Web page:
When Church Gets Cancelled…

It comes as a relief. Did I type that out loud? Sometimes I cancel church myself without any winter storm warning. Bedside Baptist is what I used to call it. Skipping church some call the equivalent of AWOL. I know in my Catholic beginnings, missing Mass was a Cardinal sin. I didn’t know what a bright red bird had to do with God, but before my parents separated we went to church.

In grade school once I hid behind our garage all day to walk into the house just minutes after the dismissal bell rang. The only hitch; it was a fifteen minute walk from West Main Elementary School to the dead end of Grand Avenue, my childhood home. Either my mother ignored the incongruity or she was still at work when I arrived home thirteen minutes early.

I don’t remember why I skipped school that day. Maybe it was fifth grade, the year I cussed out Mrs. Linde a few times. She sent me to the principal’s office so I could throw the same “wash my mouth out with soap” words at him too. If I didn’t get some educational concept easily, frustration would turn to tantrum and Mrs. Linde was first responder. School work, she reasoned, wasn’t the root cause of my behavior.

I ended up hanging out with other troubled kids in Mrs. Hoenes’ office on occasion. She was the school social worker who introduced me to Mr. Gregory, a jolly man with a jolly big stomach. Some of the best hugs, which swallowed my body whole, came from Mr. Gregory, the counselor. He showed up as Santa Clause at our house and I didn’t know it was him until he hugged me. When he showed up at my High School Graduation open house years later, his hug wrung tears helplessly down.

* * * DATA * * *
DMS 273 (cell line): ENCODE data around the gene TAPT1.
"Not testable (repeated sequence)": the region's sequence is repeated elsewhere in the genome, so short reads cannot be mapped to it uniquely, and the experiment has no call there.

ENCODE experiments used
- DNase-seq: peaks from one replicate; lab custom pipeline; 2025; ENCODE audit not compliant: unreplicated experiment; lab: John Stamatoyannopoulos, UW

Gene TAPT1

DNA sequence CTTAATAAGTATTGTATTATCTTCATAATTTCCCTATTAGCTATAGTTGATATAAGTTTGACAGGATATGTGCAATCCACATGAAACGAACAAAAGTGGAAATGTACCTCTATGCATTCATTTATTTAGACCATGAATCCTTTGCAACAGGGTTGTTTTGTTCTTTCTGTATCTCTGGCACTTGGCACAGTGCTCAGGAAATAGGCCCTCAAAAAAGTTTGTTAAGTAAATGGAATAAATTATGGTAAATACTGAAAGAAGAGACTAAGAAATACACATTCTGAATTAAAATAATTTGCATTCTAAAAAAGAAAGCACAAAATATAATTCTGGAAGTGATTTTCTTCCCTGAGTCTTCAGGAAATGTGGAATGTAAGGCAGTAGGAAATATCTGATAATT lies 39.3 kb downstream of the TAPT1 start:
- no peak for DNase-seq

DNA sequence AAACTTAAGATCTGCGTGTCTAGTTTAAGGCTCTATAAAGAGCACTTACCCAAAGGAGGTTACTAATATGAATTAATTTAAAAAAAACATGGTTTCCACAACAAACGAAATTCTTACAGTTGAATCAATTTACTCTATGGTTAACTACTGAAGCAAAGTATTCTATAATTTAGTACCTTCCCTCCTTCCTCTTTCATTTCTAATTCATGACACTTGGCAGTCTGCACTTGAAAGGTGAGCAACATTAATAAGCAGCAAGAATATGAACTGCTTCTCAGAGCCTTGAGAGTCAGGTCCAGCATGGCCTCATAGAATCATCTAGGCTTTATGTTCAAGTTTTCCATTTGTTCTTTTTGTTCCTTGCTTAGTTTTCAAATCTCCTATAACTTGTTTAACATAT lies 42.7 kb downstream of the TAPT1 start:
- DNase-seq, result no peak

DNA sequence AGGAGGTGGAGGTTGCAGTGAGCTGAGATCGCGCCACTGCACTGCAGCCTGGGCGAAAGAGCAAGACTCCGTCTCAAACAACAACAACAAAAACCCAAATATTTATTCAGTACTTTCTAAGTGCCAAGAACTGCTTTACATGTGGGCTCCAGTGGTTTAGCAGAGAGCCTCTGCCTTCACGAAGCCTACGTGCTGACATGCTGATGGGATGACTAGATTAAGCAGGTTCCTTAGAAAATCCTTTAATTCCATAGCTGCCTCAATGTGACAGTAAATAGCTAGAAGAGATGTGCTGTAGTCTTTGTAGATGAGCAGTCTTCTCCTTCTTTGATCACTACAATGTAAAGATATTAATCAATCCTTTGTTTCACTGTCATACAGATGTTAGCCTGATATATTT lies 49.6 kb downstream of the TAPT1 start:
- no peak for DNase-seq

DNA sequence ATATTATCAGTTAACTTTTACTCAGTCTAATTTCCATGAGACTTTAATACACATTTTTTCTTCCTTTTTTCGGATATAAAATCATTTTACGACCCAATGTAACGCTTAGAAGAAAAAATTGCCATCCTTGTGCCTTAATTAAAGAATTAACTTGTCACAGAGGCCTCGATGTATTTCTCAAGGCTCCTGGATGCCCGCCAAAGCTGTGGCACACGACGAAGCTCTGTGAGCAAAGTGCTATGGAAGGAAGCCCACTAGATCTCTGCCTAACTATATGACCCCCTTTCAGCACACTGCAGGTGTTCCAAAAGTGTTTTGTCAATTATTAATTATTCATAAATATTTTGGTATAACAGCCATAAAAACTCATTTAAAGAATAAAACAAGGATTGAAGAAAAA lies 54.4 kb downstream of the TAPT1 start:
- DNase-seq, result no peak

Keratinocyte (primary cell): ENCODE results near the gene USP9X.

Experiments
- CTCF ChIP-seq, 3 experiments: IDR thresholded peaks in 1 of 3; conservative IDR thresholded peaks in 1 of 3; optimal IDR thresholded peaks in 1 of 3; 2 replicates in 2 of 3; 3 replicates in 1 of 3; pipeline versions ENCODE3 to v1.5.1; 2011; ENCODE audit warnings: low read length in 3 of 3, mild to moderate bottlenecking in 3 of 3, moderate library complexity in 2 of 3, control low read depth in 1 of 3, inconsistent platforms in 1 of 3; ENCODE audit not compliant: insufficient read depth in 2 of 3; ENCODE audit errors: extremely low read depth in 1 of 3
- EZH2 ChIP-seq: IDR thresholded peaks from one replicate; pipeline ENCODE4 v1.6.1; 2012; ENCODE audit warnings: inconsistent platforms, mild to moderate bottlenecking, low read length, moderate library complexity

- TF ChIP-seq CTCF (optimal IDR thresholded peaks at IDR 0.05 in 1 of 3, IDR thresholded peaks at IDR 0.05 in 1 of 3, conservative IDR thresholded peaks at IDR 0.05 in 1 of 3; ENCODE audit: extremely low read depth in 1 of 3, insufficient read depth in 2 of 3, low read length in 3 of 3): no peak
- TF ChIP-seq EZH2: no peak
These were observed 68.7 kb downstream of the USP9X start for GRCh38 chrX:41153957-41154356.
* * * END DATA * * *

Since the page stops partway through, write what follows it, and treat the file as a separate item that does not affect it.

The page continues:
Before that day behind the garage, skipping only meant a happy jaunt down the sidewalk. Since then it has taken on a duality of joy one moment, avoidance the next. Church, over the years, has occasionally taken on elementary school ambience. I have walked out of many services, mid stream, with the same frustration and tantrum tendencies of my youth. Within the walls of stained glass light sat a boy hiding behind a garage. Underneath the steeple the same boy wished for a jolly God that could stomach him.

Mary Karr’s Liar’s Club autobiographies’ title catches the mutability of the processes in which I am engaging. There are lies to be addressed. Not people or God per se, not even church, but the whole of perception and perspective inlaid in twisted interpretations of situations.

As snow keeps falling down like flakes of forgiveness and grace covering the tracks of the past, I will shovel as needed to keep walking forward. I know walking on snow could be like walking on water, like faith steps over injury and those I have injured. Sometimes in the sinking or drifting there are lessons to be learned. I pray that less snow will be needed in our future, but I am thankful it will snow again.

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